Authors' Blog: Helping students focus at this busy time of year

Focus, People, Focus!

by Shelly Pollnow and Oran Tkatchov

It is the most wonderful time of the year, yet as teachers, most of us are working our hardest to keep our students (and I admit often ourselves) focused on the learning. How many teachers have uttered or heard these words in the classrooms during this time of year, “Focus, people, focus”? There are many demands on our students before winter break begins: practice sessions for holiday concerts, performances, and of course some have final exams they have yet to take.

So how do you hold your students’ attention and keep them involved in the learning at hand without standing on your desk and yelling at the top of your lungs?

First, as many of our veteran teachers will tell us, it is normal for most students and teachers to be distracted at this time of year with holiday planning, end of semester wrap-up, and the anticipation of winter break. However, here are some tried and true strategies to regain and hold student’s attention:

·        Remember to have high expectations for all (see Chapter 5, “Supporting Schools and Classroom Climate,” in Success for Every Student).  Teachers are role models.   Teachers must model the behavior expected from students and consider this as important as the teaching of academic standards. It is important to show how a responsible adult acts, especially at ‘the most wonderful time of the year.’  All will reap the benefits of the high expectation for a positive culture and climate teachers and students have been fostering over the school year thus far. 


·        Protect time on task (see Chapter 7, “Time on Task,” in Success for Every Student).  By increasing the opportunities for students to learn, also called time on task, the teacher is increasing the opportunities for the students to succeed. Time on task is crucial to student learning, especially in cognitively demanding classes, such as mathematics or foreign languages (Brewster & Fager, 2000). The more time students are engaged in a subject, the more deeply they will comprehend it.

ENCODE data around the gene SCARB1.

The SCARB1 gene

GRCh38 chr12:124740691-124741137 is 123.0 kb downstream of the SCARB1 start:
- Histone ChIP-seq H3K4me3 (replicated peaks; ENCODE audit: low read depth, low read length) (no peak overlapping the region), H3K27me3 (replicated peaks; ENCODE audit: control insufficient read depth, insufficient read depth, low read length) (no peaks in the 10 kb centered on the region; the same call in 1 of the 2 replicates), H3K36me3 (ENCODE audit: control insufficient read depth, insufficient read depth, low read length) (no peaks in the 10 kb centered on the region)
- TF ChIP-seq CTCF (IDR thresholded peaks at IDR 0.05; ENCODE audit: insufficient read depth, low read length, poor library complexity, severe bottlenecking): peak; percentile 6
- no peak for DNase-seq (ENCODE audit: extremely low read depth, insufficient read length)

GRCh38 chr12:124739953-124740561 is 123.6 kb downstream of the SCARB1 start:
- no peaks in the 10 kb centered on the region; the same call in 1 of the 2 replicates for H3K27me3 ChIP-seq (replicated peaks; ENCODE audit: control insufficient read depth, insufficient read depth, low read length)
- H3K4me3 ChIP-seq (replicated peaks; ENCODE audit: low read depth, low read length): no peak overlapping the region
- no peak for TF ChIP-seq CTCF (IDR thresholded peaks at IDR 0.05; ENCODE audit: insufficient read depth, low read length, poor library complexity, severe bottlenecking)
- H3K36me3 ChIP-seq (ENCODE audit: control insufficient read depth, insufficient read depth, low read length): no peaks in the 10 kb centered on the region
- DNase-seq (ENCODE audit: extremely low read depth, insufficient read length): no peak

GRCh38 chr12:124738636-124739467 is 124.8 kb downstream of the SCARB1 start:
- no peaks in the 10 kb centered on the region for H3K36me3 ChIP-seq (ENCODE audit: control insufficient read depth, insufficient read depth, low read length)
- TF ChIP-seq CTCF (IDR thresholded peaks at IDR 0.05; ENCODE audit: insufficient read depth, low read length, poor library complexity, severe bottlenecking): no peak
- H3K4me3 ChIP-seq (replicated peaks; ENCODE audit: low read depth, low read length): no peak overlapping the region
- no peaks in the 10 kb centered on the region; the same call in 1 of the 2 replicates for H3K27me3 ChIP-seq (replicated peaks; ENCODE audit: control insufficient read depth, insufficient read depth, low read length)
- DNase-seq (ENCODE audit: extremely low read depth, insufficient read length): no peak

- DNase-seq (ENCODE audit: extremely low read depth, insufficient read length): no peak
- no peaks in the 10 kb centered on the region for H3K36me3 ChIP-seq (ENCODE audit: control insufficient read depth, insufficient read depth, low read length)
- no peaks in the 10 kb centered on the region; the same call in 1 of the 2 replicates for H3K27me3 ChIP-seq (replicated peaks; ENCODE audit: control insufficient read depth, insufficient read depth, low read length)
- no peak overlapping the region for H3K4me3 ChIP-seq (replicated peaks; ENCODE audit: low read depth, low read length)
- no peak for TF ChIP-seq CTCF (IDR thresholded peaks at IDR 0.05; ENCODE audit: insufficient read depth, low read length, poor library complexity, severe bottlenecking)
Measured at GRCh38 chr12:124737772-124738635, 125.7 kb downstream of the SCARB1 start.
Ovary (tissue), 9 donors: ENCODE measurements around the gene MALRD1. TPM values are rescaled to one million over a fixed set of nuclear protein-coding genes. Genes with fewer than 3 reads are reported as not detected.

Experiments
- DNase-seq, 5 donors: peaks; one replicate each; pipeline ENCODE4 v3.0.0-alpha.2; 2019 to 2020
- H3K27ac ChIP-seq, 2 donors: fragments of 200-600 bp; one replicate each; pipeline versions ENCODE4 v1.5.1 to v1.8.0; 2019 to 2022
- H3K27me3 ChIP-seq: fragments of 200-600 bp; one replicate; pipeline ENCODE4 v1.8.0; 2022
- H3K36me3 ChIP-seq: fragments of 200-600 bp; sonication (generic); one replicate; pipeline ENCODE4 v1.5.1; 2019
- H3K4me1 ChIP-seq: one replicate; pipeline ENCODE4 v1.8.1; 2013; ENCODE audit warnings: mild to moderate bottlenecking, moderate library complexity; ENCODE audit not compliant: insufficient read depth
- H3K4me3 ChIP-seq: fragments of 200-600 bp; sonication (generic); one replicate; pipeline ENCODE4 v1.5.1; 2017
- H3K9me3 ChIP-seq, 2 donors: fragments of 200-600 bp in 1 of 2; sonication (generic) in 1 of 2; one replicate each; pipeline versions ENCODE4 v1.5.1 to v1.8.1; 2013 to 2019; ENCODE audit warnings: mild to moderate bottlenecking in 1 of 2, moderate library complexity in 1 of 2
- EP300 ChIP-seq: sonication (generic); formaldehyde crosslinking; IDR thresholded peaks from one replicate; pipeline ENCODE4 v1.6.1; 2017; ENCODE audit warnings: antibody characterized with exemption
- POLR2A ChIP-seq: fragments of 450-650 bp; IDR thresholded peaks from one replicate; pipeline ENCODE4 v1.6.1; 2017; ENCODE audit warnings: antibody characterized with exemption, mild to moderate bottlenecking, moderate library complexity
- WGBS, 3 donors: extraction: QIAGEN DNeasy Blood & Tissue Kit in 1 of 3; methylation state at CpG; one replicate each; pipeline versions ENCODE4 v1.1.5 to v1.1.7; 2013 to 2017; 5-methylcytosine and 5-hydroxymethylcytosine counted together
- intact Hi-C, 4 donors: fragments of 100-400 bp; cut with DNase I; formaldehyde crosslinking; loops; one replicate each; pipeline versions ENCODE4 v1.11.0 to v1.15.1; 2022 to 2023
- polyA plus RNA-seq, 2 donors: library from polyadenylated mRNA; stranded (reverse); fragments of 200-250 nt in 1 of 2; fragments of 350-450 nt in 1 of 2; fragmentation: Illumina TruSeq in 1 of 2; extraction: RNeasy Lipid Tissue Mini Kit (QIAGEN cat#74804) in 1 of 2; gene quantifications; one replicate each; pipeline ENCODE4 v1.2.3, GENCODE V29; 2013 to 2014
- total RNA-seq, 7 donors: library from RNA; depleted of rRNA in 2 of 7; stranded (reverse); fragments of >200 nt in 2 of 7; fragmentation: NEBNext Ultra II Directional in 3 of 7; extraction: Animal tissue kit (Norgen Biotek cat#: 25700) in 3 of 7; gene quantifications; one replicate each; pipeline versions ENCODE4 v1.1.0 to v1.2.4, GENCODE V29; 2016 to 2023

·        Infuse more active participation in your lessons (see Chapter 8, “A Deep Dive in Student Engagement,” Success for Every Student).  When students are asked to interact or participate, they have less time to daydream, entertain themselves, or cognitively wander off.  There are four specific attributes of teachers who successfully engage students (Fitterer, Harwood, Locklear, Wright, Fleming & Levinsohn, 2004). The teacher must:

·   Elicit ALL students to be engaged in the learning at the same time

·   Elicit students to be engaged in the academic learning

·   Ensure student engagement is mandatory for all students throughout the learning

·   Maintain engagement of all students

As we say in our book, educators need to find the time to take care of themselves.  Many teachers are altruists and put the needs of others first, yet everyone requires and deserves a little “me” time.   We hope that during the winter break you make time to relax, recharge, and enjoy your well-deserved time off.